|Set in December, with all the holiday trimmings in view, Cover Up is definitely a Christmas movie. Yet, its title clearly implies a noir universe where ulcerous secrets are smoothly skinned over by patterns of social respectability. In the film, Dennis O’Keefe plays an insurance investigator sent to a small town at Christmas time to investigate whether the death of a policy holder was truly suicide. O’Keefe’s his repertoire of skeptical, somewhat hard bitten, though sometimes sympathetic noir protagonists (The Leopard Man, Raw Deal,T-Men, Walk a Crooked Mile), sets us up for a symbolic stripping away holiday cheer hiding dark secrets.
On the surface, the holiday season seems to characterize this small town as an embodiment the idyllic. Right off the bat, we’re immersed in Christmas cheer and fellowship, as the investigator helps a young woman, Anita Weatherby, returning to her family, so packed with presents that they burst from her arms and off the train. His Christmas good will in helping her is rewarded by her friendly, joking family inviting this helpful stranger to their house. He accepts their invitation to visit and share in the brightness, warmth, and humor of their home, filled with cheery Christmas decorations. Still, the family is not cloyingly saccharine, instead, kidding him and one another pointedly but good naturedly. In the same mood, Doro Merandes plays their housekeeper, Hilda, in Margaret-Hamilton-style – not as a Wicked Witch of the West but with salty comments delivered in perfect dead pan. That Mr. Weatherby, the pater familias, carries the authority of bank president seems to indicate that his warmth, tempered by dry humor, is the characteristic mode of the town.
Investigator Sam sees this family as not just a haven of goodwill but a magnet drawing out the generosity and friendliness he keeps hidden beneath a protective layer of sharp cracks and skepticism. He shows up on the Weatherby doorstep, not merely planning to kibbitz and take out Anita on a date. He is thoughtful enough to bring a compact as an early Christmas present for the younger sister so she won’t feel slighted. He even impresses skeptical Hilda as an acceptable addition to the family circle. His attraction to the Christmas warmth of companionship is decisively conveyed as he approaches the house in the dark shadows of late December cold, bowed against the wind, then straightens up and smiles on seeing Anita reading in the window, the lit Christmas tree in the background. In fact their friendly banter marks them as embarking on romantic adventure typical of 1940s comedy/romance.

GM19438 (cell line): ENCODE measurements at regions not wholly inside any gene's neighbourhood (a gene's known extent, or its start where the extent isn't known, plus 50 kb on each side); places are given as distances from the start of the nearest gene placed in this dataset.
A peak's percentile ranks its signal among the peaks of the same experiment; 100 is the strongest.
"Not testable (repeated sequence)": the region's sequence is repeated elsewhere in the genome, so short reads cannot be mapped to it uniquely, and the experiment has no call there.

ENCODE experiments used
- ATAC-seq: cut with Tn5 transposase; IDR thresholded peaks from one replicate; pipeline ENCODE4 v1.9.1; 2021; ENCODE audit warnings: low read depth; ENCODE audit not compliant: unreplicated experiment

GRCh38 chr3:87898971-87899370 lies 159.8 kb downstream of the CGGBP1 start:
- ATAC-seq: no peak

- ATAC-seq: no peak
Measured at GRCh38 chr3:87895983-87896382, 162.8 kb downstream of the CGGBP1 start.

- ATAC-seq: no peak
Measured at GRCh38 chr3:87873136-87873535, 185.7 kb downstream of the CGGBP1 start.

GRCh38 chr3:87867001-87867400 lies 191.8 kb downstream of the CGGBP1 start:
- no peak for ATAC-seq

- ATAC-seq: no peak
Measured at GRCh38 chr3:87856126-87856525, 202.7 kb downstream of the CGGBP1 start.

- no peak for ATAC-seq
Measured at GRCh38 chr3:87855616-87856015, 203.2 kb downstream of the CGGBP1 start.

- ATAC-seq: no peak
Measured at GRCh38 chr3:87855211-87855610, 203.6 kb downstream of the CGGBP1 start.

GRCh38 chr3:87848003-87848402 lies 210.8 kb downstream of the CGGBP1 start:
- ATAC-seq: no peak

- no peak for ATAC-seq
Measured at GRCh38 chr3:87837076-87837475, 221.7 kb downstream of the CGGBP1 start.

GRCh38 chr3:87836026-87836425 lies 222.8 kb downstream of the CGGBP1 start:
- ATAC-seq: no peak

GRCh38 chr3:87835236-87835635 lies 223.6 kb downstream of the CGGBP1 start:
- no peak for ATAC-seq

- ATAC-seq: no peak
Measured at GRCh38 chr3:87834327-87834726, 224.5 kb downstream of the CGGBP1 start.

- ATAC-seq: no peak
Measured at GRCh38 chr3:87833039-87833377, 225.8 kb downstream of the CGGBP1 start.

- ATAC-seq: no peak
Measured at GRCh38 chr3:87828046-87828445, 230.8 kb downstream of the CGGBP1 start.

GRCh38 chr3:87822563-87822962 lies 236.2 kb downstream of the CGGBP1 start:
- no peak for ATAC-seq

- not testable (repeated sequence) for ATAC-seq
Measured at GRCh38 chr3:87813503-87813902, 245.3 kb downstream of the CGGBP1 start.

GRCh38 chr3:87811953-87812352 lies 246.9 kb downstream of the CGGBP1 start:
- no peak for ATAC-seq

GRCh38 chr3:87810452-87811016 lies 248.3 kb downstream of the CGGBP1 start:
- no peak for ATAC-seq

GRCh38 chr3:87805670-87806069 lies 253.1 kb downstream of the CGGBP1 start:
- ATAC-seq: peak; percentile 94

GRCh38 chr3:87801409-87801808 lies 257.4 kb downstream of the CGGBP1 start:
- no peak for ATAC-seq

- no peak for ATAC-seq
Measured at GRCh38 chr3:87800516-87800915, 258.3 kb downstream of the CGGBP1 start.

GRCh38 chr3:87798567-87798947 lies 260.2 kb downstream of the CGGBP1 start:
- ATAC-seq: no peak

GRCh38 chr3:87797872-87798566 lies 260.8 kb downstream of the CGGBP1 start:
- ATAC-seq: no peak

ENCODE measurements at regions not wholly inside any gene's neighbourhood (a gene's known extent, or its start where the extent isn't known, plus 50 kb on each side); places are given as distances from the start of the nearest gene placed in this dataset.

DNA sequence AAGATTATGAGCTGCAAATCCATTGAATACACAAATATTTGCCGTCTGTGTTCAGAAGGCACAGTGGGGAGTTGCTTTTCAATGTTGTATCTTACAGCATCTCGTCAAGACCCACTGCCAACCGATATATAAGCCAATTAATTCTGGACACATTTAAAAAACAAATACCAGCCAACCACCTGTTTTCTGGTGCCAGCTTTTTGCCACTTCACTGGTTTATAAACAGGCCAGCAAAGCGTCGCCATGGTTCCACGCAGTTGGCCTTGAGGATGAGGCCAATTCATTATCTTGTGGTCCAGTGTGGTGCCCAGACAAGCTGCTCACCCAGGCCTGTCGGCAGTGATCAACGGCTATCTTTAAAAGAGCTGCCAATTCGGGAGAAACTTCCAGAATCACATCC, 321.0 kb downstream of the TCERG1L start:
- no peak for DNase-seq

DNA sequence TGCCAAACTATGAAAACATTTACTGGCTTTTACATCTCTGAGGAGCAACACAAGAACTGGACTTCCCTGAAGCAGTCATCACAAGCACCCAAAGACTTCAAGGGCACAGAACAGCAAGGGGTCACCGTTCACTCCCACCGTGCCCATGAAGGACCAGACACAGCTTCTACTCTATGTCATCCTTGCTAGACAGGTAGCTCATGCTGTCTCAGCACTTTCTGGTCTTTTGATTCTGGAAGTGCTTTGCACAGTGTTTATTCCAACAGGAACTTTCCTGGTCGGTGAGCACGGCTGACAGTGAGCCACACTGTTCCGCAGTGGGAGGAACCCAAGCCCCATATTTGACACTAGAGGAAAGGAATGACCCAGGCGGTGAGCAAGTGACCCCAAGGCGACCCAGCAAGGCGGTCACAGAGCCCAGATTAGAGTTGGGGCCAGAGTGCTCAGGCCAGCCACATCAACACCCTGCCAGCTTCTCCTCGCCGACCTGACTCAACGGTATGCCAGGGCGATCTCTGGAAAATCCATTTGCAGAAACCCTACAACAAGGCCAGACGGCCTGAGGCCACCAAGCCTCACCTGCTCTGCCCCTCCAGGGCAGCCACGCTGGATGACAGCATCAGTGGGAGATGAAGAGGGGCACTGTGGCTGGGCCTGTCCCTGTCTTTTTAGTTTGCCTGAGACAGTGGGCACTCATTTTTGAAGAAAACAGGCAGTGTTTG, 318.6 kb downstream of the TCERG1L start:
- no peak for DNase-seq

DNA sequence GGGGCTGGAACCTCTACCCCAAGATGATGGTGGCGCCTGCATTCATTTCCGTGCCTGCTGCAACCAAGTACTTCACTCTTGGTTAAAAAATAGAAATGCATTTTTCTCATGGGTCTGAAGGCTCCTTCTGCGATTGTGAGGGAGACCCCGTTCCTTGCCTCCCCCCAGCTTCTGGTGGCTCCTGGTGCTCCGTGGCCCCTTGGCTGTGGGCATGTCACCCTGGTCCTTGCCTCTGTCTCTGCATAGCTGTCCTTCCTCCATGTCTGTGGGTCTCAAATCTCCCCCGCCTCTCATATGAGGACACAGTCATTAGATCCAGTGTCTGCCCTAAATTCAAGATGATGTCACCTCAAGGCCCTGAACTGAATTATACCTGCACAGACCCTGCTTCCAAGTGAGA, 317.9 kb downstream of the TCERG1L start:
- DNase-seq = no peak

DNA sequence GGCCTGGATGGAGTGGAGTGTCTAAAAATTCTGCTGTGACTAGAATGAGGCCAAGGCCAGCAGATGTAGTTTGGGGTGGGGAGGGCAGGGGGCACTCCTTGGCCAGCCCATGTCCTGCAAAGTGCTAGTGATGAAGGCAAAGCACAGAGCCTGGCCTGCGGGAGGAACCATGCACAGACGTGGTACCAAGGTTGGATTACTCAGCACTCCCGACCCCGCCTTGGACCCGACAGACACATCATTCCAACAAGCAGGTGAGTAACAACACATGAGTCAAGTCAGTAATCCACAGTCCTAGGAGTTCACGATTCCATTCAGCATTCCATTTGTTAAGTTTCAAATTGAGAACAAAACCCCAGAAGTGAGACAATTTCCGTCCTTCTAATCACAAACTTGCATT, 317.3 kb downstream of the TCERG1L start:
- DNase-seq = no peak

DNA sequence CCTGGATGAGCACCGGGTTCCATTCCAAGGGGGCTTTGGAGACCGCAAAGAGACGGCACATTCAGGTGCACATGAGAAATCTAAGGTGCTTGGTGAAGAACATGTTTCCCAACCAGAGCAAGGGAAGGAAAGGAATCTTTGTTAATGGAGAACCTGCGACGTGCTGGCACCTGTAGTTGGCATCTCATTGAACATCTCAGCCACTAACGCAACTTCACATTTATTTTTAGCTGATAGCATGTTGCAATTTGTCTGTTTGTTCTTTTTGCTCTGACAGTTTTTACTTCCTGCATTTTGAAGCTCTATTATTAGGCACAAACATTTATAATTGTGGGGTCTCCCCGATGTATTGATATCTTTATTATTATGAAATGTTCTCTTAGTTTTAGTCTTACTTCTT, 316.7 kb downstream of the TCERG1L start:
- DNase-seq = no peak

The imagery of the town itself abounds with Christmas warmth. As the bus carrying Anita and Sam into town from the train station arrives, a Santa Claus is merrily ringing a bell over a pot where he collects donations of holiday charity. The Weatherby house is bright with daytime sunshine; at night electric lights, Christmas tree bulbs, and flickering hearth light create a comforting contrast to the dark December night. The rich, warming coats of fur and wool, as well as scarves and gloves, evoke a barrier against winter freezing. There’s even a lovely Christmas tradition of the whole town coming together in celebration when old Dr. Gerrow will light the enormous town Christmas tree and hand out presents to the children. Light against darkness.
In this moment, though, we can see the corruption skinned over by good fellowship seeping through. The doctor, at first, is mysteriously absent, then is revealed to be dead, discovered in his out-of-town home by the sheriff. Significantly, this scene of camaraderie in solstice celebration ends with the faces of disappointed children and the pine tree’s lights flickering against almost enveloping darkness. Furthermore, as light and warming as are the interiors of the Weatherby home, the night outside where Sam and Anita walk and romance is surrounded by dark shadows and implied cold. The mansion where Philips died also encompasses Anita and Sam, later Sam, Sheriff Best, and Mr. Weatherby, in shadows that distort, conceal, isolate, and threaten. In a telling scene, flickers of light in the darkness come to imply perfidy and corruption as the “lovable” maid Hilda resolutely undercuts Sam’s quest for the truth and order by burning a beaver coat that implicates Mr. Weatherby in Phillips’s murder. Interestingly, the coat no longer suggests protection from hostile nature but implicates the “upright” in crime. Now suicide is revealed to be murder, while the victim is, himself, revealed to be “a malignant growth strangling the town.” So, where does justice rest concerning this death?
All the characters Sam faces in his investigation become almost impossible to pin down. The family that had seemed to offer him the warmth and stability he’d never had, he finds cannot be trusted, their dependability, at times even their morality, twisted and tangled by loyalties, fears, or ignorance. Mr. Weatherby, supposedly a paragon of the town and representative of its order, becomes a major suspect in the murder of Phillips.